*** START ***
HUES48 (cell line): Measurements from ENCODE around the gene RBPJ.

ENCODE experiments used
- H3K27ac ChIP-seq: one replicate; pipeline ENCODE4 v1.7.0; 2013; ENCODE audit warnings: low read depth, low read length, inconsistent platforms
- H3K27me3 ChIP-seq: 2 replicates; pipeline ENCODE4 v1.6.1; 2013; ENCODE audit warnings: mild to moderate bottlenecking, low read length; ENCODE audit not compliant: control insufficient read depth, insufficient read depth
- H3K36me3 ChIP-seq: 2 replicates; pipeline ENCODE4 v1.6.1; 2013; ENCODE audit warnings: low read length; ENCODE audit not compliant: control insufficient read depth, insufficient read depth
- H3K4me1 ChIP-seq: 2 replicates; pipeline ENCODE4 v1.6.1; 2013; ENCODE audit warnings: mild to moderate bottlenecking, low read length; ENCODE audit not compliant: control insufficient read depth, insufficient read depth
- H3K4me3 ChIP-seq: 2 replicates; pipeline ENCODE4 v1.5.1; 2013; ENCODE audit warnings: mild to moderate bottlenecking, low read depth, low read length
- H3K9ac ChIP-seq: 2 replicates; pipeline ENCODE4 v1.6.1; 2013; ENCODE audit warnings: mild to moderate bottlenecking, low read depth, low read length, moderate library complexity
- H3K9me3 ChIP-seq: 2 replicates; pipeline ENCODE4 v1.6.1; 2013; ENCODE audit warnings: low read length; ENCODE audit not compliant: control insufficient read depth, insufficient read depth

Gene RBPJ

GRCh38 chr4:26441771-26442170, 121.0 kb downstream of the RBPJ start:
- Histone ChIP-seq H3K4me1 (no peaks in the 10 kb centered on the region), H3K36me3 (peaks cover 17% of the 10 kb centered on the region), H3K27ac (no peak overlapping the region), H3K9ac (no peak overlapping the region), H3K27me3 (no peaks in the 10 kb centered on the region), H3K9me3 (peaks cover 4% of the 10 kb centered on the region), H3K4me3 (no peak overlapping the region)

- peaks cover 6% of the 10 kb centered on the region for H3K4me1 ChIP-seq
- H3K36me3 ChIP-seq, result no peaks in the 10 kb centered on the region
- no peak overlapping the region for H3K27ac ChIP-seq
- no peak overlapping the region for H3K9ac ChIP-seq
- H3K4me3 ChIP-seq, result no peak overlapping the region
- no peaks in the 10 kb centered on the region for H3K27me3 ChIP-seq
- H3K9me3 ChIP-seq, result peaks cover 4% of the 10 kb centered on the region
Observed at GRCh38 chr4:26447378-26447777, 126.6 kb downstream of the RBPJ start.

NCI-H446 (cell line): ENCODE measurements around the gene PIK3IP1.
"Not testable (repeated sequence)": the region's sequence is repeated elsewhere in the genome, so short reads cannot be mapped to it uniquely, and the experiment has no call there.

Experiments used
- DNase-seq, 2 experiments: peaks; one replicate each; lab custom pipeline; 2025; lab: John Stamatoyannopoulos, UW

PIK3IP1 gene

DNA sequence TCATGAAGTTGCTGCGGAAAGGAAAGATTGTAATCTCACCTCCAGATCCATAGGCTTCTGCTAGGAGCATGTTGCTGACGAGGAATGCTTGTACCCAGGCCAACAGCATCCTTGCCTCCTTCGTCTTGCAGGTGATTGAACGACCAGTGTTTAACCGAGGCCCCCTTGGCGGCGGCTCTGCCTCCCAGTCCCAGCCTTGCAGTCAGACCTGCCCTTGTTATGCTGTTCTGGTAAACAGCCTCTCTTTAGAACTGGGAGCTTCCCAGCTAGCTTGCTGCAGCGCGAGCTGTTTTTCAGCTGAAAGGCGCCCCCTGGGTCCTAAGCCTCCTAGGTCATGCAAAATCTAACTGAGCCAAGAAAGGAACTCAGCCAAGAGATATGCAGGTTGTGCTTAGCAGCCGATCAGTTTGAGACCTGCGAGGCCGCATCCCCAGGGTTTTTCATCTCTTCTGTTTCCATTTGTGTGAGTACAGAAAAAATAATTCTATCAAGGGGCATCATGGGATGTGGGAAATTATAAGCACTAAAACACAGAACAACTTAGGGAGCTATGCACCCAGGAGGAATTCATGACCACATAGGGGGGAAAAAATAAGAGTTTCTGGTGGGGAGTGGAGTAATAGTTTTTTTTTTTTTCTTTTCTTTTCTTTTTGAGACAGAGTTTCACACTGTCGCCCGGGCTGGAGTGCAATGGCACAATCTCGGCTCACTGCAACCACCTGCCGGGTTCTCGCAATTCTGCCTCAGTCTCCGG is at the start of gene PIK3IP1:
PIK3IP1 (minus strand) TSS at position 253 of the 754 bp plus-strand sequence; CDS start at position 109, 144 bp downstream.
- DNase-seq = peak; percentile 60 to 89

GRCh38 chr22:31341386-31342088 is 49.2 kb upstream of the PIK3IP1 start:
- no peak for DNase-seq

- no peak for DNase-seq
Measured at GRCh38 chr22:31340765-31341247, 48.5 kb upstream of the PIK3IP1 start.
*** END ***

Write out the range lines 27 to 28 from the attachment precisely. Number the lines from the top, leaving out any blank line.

PIK3IP1 (minus strand) TSS at position 253 of the 754 bp plus-strand sequence; CDS start at position 109, 144 bp downstream.
- DNase-seq = peak; percentile 60 to 89